Guest Post Guidelines

To write for the blog, send us an email, contact at, and we’ll set you up as a guest author.

From time to time people ask us if we’re interested in a guest submission or simply email us text. It’s resulted in some of our best posts, but also a lot of wasted effort, as we get thousands of words we’re never going to use. We certainly don’t wish to reject posts in which writers have invested a lot of time, although we remain dedicated to high editorial standards.

Below are some guidelines that will hopefully prevent potential authors from writing something that will never see the light of day on this blog. These are guidelines, and in some cases we’ll approve posts that don’t meet all these criteria.

  • Follow the Comment Policy. In particular, avoid ad-hominem attacks.
  • Don’t say anything false. I try pretty hard to fact check guest pieces. We will never knowingly publish anything that is demonstrably false, and issue corrections when we do so unknowingly. If you write “Dow Constantine agrees with me” I’m going to ask him. Links to reputable sources are very much appreciated.
  • Make a single, on-topic point. If your post is more opinion than fact, be clear on what you’re trying to convince the reader to believe. Whatever it is, it had better be about transit or land use. If you have multiple points, consider breaking it up into multiple posts.
  • Be brief. Unless you have a large amount of new data, keep it to about 500 words or less. Making a single point helps here. The longer a post is, the fewer people read it. That said, we have accepted some really well-written guest posts well over that limit.
  • Be proficient with the written English language. Mangled syntax and unclear sentences are something we’re willing to work with, but slow down the editing process and can be the difference between a marginal post that isn’t worth the trouble and one that makes it onto the blog.
  • Engage with strong counter-arguments. No matter what side of an argument you’re taking, if solid, unaddressed counter-arguments come to mind then the piece is not convincing. It’s important to address these.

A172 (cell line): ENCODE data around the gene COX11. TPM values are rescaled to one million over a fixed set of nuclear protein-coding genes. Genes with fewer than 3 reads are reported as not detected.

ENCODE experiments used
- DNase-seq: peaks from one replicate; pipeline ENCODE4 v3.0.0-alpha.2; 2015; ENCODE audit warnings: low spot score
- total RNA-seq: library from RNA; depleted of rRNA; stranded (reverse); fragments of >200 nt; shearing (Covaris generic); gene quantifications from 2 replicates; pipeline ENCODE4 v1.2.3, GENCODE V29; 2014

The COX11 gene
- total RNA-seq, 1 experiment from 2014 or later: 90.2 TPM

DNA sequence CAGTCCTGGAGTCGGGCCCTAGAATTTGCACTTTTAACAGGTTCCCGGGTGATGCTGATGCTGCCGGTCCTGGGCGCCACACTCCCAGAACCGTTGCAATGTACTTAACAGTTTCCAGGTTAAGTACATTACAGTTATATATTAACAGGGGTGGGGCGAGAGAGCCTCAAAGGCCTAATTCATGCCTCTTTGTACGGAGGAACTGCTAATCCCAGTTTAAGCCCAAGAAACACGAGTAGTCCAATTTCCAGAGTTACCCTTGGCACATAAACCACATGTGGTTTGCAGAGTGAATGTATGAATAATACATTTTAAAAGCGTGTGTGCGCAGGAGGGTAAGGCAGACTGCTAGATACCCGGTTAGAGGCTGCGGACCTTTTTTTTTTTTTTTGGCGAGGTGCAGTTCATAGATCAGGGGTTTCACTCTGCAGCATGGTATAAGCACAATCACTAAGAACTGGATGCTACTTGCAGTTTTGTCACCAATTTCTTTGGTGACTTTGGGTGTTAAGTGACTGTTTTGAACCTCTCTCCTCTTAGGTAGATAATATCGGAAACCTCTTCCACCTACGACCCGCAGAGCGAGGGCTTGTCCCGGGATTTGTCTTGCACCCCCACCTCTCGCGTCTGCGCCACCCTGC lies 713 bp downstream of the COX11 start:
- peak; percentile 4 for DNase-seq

• Proposals should be somewhat realistic. If you want to change service in some way, it’s very helpful if it’s actually realistic revenue-wise. Any fool can improve the bus system if he adds $30m in annual costs, so you’ll have to do something really clever or innovative to spark interest.
  • Present something new. If it’s new information, a novel approach to a problem, or a different way of looking at a situation, that’s especially likely to be published.
  • No marketing of products or services.  If you are interested in marketing a product, please consider a sponsored post.

Guest contributors add variety to the blog and make it easier for our group of committed volunteers to keep the blog active. They are very much appreciated for their help. To writers who have written good but time-sensitive posts that we were not able to process in time, we apologize.

I’ll leave you with a quote George Orwell’s “Politics and the English Language“, which presents rules that I try to follow in my own writing:

(i) Never use a metaphor, simile, or other figure of speech which you are used to seeing in print.

(ii) Never us a long word where a short one will do.

(iii) If it is possible to cut a word out, always cut it out.

(iv) Never use the passive where you can use the active.

(v) Never use a foreign phrase, a scientific word, or a jargon word if you can think of an everyday English equivalent.

(vi) Break any of these rules sooner than say anything outright barbarous.